• Join over 1.2 million students every month
  • Accelerate your learning by 29%
  • Unlimited access from just £6.99 per month

Analyse and Compare the Ways in Which Two Television Adverts Persuade the Target Audience to Buy the Product

Extracts from this document...

Introduction

English Media Coursework Candidate No. 6605 Centre Number 39339 Analyse and compare the ways in which two TV advertisements persuade the target audience to buy the product Josh McCartney 2/1/2008 Analyse and Compare the Ways in Which Two Television Adverts Persuade the Target Audience to Buy the Product Television adverts are crucial to television channels, as the hire of advertisement space coughs up top dollar, allowing the development and continuation of the many channels available to us twenty four hours a day. Product manufacturers invest incredible sums of money allowing them to manipulate us in our very own homes. Adverts play a huge part in our decision of which products and services to use, often without us even realising, in particular television adverts, because of the vast expanse of potential customers they reach. They are a powerful tool in the marketing scheme of companies which can be used to access millions of homes and influence us in the purchase of everything from bathroom cleaners to a new car. In this essay I will be comparing the advertising techniques and how they affect their target audience's decisions of the television advertisements for two cars; the 'Citroen C4' and the 'Skoda Fabia'. Both adverts are aimed at very different target audiences; the Skoda aimed more at older women because of the music played, 'Rain Drops on Roses' from The Sound of Music' sung by Julie Andrews. Because there are females in the advert, the fact that it is a woman singing a song from the 1960's, as well as the orange colour of the car, which would maybe not be as attractive to males, especially younger males helps lead me to this conclusion. ...read more.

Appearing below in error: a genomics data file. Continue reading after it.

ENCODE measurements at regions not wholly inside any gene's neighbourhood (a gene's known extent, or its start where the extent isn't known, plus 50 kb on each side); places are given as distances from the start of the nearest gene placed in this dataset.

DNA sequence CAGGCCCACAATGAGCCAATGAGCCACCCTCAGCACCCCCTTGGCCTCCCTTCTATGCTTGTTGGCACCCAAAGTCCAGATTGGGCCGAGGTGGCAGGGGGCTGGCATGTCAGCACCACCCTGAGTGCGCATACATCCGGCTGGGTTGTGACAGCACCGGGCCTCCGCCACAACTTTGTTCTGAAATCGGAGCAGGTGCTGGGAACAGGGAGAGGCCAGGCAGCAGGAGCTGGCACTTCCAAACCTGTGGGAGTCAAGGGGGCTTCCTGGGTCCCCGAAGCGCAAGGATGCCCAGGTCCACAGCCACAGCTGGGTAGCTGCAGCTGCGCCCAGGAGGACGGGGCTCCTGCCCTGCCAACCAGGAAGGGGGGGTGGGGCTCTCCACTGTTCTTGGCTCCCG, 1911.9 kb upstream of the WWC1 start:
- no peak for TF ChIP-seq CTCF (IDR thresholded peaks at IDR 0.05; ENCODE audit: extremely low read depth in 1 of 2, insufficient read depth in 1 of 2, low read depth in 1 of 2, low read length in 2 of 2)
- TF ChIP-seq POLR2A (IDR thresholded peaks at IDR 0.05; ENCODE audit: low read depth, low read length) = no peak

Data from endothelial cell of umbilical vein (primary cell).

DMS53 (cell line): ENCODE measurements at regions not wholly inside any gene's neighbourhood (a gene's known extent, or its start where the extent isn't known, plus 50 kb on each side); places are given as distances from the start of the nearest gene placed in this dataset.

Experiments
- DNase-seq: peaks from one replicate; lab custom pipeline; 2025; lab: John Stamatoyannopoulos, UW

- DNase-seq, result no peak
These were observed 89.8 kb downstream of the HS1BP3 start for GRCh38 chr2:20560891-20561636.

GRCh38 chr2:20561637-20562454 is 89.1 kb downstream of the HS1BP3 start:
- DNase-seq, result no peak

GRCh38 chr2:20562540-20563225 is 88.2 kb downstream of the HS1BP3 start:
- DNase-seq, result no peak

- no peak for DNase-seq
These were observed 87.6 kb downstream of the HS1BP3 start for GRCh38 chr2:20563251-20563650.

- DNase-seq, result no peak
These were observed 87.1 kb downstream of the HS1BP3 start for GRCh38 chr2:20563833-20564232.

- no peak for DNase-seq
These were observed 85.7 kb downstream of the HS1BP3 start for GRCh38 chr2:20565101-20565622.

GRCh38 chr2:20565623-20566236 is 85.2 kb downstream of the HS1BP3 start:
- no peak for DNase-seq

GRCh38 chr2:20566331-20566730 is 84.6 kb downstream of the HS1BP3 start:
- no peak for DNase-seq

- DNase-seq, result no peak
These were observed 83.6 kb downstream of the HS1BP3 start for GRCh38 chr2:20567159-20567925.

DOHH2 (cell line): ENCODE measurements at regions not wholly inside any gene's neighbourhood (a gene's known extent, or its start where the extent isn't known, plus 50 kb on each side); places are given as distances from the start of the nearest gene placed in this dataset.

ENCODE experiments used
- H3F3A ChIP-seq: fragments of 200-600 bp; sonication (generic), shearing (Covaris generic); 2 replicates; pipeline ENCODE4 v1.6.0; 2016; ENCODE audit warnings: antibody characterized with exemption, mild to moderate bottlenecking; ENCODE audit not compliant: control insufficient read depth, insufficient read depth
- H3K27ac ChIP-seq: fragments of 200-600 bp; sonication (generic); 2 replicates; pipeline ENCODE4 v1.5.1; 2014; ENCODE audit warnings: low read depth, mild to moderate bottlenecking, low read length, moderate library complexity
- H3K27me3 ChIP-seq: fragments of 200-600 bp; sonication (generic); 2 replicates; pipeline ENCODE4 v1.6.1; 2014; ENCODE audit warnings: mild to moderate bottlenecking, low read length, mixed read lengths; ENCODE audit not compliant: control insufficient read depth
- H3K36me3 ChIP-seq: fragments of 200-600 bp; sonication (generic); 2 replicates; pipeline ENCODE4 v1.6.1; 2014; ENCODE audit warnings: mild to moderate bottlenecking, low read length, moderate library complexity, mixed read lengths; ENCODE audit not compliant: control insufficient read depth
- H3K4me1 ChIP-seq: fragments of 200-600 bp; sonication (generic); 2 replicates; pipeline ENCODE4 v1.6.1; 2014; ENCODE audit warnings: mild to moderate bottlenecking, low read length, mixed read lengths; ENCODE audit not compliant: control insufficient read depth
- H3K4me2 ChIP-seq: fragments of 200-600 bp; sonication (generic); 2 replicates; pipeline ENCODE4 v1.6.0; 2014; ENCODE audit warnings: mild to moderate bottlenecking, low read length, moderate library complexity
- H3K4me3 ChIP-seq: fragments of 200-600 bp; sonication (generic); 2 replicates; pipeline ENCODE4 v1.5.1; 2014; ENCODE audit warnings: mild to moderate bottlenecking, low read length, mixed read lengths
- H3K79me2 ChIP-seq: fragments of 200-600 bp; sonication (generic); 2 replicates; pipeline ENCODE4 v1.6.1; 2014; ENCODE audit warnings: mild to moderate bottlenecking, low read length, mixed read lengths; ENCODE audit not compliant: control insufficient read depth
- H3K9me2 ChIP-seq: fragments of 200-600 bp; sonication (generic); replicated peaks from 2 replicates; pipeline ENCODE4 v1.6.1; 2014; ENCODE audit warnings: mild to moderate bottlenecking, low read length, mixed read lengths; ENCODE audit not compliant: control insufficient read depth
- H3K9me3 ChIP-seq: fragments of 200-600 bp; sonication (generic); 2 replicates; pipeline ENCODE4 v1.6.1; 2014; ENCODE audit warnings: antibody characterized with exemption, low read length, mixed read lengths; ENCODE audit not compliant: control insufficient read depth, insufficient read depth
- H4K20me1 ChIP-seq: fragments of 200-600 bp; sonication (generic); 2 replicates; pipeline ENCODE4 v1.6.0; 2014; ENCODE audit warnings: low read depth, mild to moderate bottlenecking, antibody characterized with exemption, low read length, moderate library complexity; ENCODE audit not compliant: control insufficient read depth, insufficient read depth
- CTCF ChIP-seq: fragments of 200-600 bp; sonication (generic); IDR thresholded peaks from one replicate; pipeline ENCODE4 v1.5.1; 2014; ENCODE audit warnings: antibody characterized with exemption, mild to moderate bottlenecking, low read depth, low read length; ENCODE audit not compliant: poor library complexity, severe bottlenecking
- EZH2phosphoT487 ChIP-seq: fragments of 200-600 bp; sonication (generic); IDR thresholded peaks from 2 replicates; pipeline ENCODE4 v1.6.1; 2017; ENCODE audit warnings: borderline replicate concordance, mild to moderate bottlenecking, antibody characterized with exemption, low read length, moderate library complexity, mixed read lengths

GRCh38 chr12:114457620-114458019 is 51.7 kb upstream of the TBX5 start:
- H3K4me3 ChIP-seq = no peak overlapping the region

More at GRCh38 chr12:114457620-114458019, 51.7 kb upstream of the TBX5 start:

Middle

This implies that the car is built on strong foundations and is built to last, not unlike mortar and cement. In the Skoda advert, you see a lot of attention being given to the inside of the car, even though these details such as the engine and it's syrup 'oil' and the seats will not be seen in the final cake product. This says a vast amount about the message that Skoda are trying to put across; that they spend a lot of time and attention making sure that the car not only looks good, but has had just as much focus on the interior and mechanics, it's not just design that is great. One of the other content signs from the Skoda is when the bakers are applying icing sugar, used for making things white, onto an already white roof of the car. This puts across the image and idea that Skoda constantly improves things even though it may be considered unnecessary. This trait would be considered very desirable especially in a car company. The actors playing the roles of the bakers in the Skoda advertisement are constantly smiling, selling the idea that if you buy the car, you will be happy. This is a desirable trait, although it is more of an opinion. It is still, however, a nice idea. All of these content signs and 'lovely stuff' in the Skoda advertisement are leading to the slogan at end 'full of lovely stuff'. This slogan is not literal or directly related to the features or technical specification of the car however, in my opinion it is a good marketing campaign. ...read more.